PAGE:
Using marine mammal habitat modelling to identify priority conservation zones within a marine protected area

Helen Bailey, Paul M Thompson

Research output: Contribution to journalArticle

58 Citations (Scopus)

Abstract

One common approach to marine conservation is the designation of marine protected areas (MPAs). Marine mammals have been proposed as a target species for such areas due to their role as indicators of ecosystem processes. In NE Scotland, a large multiple-use MPA has been designated to protect bottlenose dolphins Tursiops truncatus. We used broad-scale surveys throughout this MPA to model habitat preferences of different marine mammals. We aimed to investigate the degree of overlap between distributions of different species, the environmental factors influencing their distributions, and the effect of spatial scale on the significance of different environmental predictors. Bottlenose dolphins had a primarily coastal distribution with localised areas of intense use, in contrast to harbour porpoises Phocoena phocoena, harbour seals Phoca vitulina and grey seals Halichoerus grypus, which were widely dispersed throughout the MPA. At larger scales (4 x 4 km grid cells), seal distribution was significantly related to depth, seabed slope, distance to shore and mean sea surface salinity, whereas at the smallest scale (1 x 1 km grid cells), sediment type was also important. This study demonstrated the hierarchical pattern of distributions, with areas of high relative density occurring within a broader protected area that the animals were known to regularly frequent. Habitat preference models therefore provide a valuable tool for determining which areas should be given highest conservation priority and for identifying key locations for further research on interactions between these species and anthropogenic stressors.

Original languageEnglish
Pages (from-to)279-287
Number of pages9
JournalMarine Ecology Progress Series
Volume378
DOIs
Publication statusPublished - 2009

Keywords

  • special area of conservation
  • generalized linear models
  • cetaceans
  • bottlenose dolphin
  • harbour porpoise
  • seals
  • distribution
  • bottle-nosed dolphins
  • whales balaenoptera-acutorostrata
  • porpoises phocoena-phocoena
  • harbor porpoises
  • Moray Firth
  • grey seals
  • Tursiops-Truncatus
  • British-Isles
  • North-Sea
  • Scotland

Cite this

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title = "Using marine mammal habitat modelling to identify priority conservation zones within a marine protected area",
abstract = "One common approach to marine conservation is the designation of marine protected areas (MPAs). Marine mammals have been proposed as a target species for such areas due to their role as indicators of ecosystem processes. In NE Scotland, a large multiple-use MPA has been designated to protect bottlenose dolphins Tursiops truncatus. We used broad-scale surveys throughout this MPA to model habitat preferences of different marine mammals. We aimed to investigate the degree of overlap between distributions of different species, the environmental factors influencing their distributions, and the effect of spatial scale on the significance of different environmental predictors. Bottlenose dolphins had a primarily coastal distribution with localised areas of intense use, in contrast to harbour porpoises Phocoena phocoena, harbour seals Phoca vitulina and grey seals Halichoerus grypus, which were widely dispersed throughout the MPA. At larger scales (4 x 4 km grid cells), seal distribution was significantly related to depth, seabed slope, distance to shore and mean sea surface salinity, whereas at the smallest scale (1 x 1 km grid cells), sediment type was also important. This study demonstrated the hierarchical pattern of distributions, with areas of high relative density occurring within a broader protected area that the animals were known to regularly frequent. Habitat preference models therefore provide a valuable tool for determining which areas should be given highest conservation priority and for identifying key locations for further research on interactions between these species and anthropogenic stressors.",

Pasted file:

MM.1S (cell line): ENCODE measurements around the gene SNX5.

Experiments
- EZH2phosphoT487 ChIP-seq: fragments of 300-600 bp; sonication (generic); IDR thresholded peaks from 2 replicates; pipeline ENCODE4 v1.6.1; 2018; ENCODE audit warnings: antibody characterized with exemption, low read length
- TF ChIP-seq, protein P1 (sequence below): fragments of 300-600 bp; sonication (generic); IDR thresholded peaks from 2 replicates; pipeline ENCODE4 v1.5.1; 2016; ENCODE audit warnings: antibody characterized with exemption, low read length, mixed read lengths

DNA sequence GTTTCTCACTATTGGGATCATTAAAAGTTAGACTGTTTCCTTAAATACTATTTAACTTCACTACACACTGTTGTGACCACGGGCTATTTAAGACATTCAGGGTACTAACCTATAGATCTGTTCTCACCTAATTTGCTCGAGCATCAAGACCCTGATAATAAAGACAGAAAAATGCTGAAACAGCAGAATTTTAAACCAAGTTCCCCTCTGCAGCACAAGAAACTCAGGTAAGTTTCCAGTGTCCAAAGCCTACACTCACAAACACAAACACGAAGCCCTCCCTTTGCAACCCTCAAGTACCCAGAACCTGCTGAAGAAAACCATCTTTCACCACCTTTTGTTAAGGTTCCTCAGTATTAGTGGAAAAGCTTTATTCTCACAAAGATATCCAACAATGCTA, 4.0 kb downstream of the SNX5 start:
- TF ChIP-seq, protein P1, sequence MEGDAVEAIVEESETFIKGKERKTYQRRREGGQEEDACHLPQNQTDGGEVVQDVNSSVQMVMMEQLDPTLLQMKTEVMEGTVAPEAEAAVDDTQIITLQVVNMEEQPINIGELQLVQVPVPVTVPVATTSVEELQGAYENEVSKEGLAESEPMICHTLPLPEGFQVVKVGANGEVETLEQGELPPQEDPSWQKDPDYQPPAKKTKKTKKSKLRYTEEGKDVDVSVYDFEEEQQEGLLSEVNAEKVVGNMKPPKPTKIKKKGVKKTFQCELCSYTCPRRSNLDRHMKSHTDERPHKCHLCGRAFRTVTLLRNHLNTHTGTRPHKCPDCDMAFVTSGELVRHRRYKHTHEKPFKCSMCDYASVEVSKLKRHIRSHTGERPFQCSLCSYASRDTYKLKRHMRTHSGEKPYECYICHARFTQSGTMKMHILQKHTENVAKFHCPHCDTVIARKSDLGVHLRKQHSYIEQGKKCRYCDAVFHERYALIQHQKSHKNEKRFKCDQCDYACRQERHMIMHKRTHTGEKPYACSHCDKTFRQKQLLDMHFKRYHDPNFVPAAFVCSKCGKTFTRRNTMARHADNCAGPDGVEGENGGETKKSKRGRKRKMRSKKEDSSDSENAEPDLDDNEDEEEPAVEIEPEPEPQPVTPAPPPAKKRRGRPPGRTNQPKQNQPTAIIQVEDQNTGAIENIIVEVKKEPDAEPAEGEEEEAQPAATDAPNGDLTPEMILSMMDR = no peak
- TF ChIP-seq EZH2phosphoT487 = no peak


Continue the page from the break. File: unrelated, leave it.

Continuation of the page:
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AB - One common approach to marine conservation is the designation of marine protected areas (MPAs). Marine mammals have been proposed as a target species for such areas due to their role as indicators of ecosystem processes. In NE Scotland, a large multiple-use MPA has been designated to protect bottlenose dolphins Tursiops truncatus. We used broad-scale surveys throughout this MPA to model habitat preferences of different marine mammals. We aimed to investigate the degree of overlap between distributions of different species, the environmental factors influencing their distributions, and the effect of spatial scale on the significance of different environmental predictors. Bottlenose dolphins had a primarily coastal distribution with localised areas of intense use, in contrast to harbour porpoises Phocoena phocoena, harbour seals Phoca vitulina and grey seals Halichoerus grypus, which were widely dispersed throughout the MPA. At larger scales (4 x 4 km grid cells), seal distribution was significantly related to depth, seabed slope, distance to shore and mean sea surface salinity, whereas at the smallest scale (1 x 1 km grid cells), sediment type was also important. This study demonstrated the hierarchical pattern of distributions, with areas of high relative density occurring within a broader protected area that the animals were known to regularly frequent. Habitat preference models therefore provide a valuable tool for determining which areas should be given highest conservation priority and for identifying key locations for further research on interactions between these species and anthropogenic stressors.

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